The new generation is upon us.
While the clock may have rolled back on the men's side of the 2014 Wimbledon final with another duel between Roger Federer and Novak Djokovic, a bevy of young names once again had strong form during a season in which the old guard continues to slowly pass the torch.
It seems a matter of time before the bubble pops and new faces take over the sport for good. The transition had to occur at some point, although many were unsure if it would happen so soon.
Based on the ever-improving form of some future stars, Wimbledon came dangerously close to being the passing-of-the-torch moment. Alas, several of the next generation of stars put together a strong two weeks to build on for the eventual takeover.
They are as follows.
At just 23 years old, Canadian Milos Raonic gave the 2014 Wimbledon his best shot and wound up deep in the proceedings and the overall ace leader by the time things had concluded.
The first Canadian to reach the Wimbledon semifinals since Robert Powell in 1908, Raonic breezed through competition such as Jack Sock (6-3, 6-4, 6-4), Lukasz Kubot (7-6, 7-6, 6-2), No. 10 seed Kei Nishikori (4-6, 6-1, 7-6, 6-3) and Nick Kyrgios (6-7, 6-2, 6-4, 7-6) before meeting Federer in the final four.
ESPN Stats & Info notes another record he managed to shatter in the process:
"It's another step forward," Raonic said before his semifinal battle, per Dennis Passa of The Associated Press. "The goal is to be the best player in the world and this is one of those steps that you have to take to keep getting better."
In that match, Raonic put forth a futile effort and succumbed, 6-4, 6-4, 6-4. While a setback, the appearance marks his first time in the semifinal of a Grand Slam, which represents an ever-improving resume after reaching the third round at the Australian Open and the quarterfinals at the French Open.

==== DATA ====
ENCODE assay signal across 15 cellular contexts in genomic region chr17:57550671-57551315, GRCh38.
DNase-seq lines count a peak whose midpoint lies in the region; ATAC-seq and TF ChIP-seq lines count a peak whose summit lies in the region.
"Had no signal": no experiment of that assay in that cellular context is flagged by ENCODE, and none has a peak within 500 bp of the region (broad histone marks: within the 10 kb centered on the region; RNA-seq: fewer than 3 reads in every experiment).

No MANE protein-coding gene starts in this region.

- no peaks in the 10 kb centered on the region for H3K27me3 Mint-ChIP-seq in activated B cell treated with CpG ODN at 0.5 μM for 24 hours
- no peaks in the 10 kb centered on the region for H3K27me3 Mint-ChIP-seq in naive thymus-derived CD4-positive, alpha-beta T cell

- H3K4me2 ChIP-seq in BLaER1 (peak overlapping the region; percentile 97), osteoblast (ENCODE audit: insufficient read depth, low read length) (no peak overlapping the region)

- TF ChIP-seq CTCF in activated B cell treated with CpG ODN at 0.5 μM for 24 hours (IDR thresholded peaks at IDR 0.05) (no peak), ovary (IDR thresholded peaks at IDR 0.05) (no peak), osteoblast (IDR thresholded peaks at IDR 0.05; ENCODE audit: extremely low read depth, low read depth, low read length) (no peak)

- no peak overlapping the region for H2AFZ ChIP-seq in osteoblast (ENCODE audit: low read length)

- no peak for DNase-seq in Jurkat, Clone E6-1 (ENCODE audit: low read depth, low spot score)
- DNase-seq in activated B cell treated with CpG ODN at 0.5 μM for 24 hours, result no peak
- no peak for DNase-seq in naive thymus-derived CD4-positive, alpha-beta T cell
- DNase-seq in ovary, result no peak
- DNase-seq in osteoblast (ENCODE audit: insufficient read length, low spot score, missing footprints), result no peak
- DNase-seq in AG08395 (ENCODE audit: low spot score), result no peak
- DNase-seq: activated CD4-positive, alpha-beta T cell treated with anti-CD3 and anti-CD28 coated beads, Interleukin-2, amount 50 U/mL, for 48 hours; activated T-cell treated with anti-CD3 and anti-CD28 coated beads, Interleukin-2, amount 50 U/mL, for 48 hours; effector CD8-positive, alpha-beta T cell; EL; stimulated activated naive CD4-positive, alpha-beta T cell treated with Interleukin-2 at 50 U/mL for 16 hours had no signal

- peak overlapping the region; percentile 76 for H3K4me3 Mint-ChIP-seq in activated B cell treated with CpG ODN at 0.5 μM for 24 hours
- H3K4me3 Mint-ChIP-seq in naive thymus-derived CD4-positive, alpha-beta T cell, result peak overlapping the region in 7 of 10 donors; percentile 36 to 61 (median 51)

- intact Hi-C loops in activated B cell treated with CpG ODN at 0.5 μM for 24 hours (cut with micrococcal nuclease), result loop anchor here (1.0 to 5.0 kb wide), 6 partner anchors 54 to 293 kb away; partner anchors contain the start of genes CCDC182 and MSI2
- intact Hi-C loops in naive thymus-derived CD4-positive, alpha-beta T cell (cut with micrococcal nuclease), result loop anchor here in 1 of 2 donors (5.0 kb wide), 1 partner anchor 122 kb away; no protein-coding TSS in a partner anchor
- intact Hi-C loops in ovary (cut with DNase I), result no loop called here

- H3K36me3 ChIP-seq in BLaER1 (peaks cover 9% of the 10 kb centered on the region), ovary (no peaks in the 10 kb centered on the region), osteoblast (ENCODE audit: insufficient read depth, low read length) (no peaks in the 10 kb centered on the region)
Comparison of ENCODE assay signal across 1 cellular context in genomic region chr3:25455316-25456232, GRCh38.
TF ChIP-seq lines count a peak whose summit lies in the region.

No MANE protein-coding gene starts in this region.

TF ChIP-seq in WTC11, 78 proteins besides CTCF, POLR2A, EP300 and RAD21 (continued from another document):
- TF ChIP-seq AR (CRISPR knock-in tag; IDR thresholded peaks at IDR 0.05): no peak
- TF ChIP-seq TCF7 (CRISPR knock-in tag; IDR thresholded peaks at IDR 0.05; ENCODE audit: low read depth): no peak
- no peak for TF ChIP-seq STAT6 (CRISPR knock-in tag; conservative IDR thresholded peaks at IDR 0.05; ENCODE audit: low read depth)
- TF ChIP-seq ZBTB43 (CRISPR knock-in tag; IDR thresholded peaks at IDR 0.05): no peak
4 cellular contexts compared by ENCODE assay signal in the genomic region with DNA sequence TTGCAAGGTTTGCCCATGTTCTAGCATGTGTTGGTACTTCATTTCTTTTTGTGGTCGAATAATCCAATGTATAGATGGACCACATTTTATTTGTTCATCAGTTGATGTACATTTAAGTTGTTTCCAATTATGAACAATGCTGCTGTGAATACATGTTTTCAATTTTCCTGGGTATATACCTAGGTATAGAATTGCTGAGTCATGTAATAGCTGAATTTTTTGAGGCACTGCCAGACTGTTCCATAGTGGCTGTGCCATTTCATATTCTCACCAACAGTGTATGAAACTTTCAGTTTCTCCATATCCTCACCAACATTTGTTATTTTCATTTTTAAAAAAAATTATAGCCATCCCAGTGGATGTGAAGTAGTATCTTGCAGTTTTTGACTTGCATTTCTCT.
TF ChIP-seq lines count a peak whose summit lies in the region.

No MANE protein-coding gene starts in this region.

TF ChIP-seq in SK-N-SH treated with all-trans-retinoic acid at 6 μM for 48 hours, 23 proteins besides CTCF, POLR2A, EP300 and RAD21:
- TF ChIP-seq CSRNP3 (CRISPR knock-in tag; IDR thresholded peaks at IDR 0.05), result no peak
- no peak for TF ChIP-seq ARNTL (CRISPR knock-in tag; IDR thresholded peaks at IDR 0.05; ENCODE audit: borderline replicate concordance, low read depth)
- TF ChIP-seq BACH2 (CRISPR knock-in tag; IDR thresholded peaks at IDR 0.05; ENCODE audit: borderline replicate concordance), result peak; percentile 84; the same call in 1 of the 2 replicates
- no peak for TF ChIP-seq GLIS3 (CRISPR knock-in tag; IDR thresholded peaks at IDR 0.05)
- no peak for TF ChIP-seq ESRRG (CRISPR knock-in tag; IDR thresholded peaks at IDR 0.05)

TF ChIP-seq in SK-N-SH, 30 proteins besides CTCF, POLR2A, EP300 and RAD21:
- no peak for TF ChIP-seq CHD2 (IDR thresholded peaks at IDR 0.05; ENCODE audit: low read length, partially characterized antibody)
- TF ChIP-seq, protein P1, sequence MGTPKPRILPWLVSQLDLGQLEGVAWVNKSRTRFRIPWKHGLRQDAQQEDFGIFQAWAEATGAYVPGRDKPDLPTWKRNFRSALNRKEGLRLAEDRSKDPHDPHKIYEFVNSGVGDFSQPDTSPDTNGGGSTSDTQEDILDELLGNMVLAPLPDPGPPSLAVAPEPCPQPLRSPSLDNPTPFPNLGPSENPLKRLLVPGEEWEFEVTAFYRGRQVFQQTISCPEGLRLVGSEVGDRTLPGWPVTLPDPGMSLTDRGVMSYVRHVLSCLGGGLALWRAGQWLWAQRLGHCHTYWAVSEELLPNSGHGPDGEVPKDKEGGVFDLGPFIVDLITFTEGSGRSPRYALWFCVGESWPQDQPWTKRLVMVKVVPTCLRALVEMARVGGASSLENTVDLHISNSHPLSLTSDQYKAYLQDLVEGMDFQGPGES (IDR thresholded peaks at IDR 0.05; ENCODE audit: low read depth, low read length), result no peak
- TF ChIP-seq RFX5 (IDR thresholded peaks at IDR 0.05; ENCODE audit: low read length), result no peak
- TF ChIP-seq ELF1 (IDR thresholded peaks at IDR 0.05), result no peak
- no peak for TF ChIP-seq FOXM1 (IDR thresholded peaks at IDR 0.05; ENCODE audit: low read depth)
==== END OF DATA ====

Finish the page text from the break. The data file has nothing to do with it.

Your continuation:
Should he continue his excellent play, Raonic will be well on his way to taking down other records en route to becoming one of the best players on the planet. His best-ever performance at a Grand Slam the past two weeks is a strong building block for a future that looks rather bright.
If the rest of the women's field isn't trembling at the thought of Eugenie Bouchard's prime, it should be.
The Canadian is just 20 years old, yet her season has been consistent—to say the least—reaching the semifinals at the Australian and French Opens before heading to the final at Wimbledon as the No. 13 seed.
Yes, Bouchard was blown away by another fast riser in Petra Kvitova (6-3, 6-0), but the loss had to do more with her opponent's near-perfect play than something being wrong with her game. Kvitova was simply a buzzsaw, as one can tell by Bouchard's four unforced errors in the face of the onslaught.
As the old adage goes, though, it's about the journey. Her trip to a third-consecutive semifinals round was quite the escapade, with wins over No. 20 seed Andrea Petkovic (6-3, 6-4), No. 25 Alize Cornet (7-6, 7-5), No. 9 Angelique Kerber (6-3, 6-4) and No. 3 Simona Halep (6-3, 6-0).
As she admits, the trophy for her hard work was not exactly the one she had in mind:
But Bouchard gained something more special over the course of the past two weeks—affirmation that she can dance with anyone in the sport and, perhaps most important of all, that her continued success is the furthest thing from a fluke.
Another 23-year-old in the midst of a breakthrough year, Grigor Dimitrov ran roughshod over the competition in London before encountering Djokovic in the semifinals.
The tournament's No. 11 seed had a rather modest start to the proceedings with wins over Ryan Harrison (7-6, 6-3, 6-2), Luke Saville (6-3, 6-2, 6-4), No. 21 Alexandr Dolgopolov (6-7, 6-4, 2-6, 6-4, 6-1) and Leonardo Mayer (6-4, 7-6, 6-2).
But then, in the quarterfinals no less, Dimitrov scored perhaps what may be a career-defining victory over one Andy Murray (6-1, 7-6, 6-2), the No. 3 seed and defending champ. It was a career first for the Bulgarian star:
After reaching his first career Grand Slam quarterfinal earlier at the Australian Open, it was but a matter of time before Dimitrov broke through again. It came quickly, as his first-ever semifinals appearance at a major was also a competitive one, with him even stealing a set from Djokovic before losing, 4-6, 6-3, 6-7, 6-7.
Dimitrov has not been without his growing pains, blowing consecutive set points against Djokovic in a tiebreak scenario, which reminded some of similar hiccups he had against Rafael Nadal in the quarterfinals in Australia.
Regardless, Dimitrov understands how important the last two weeks have been:
While not the desired end result, Dimitrov's tournament will prove to be an important stepping stone that many of the greats have taken in recent years. Along with the others outlined above, Dimitrov has quite the bright future.
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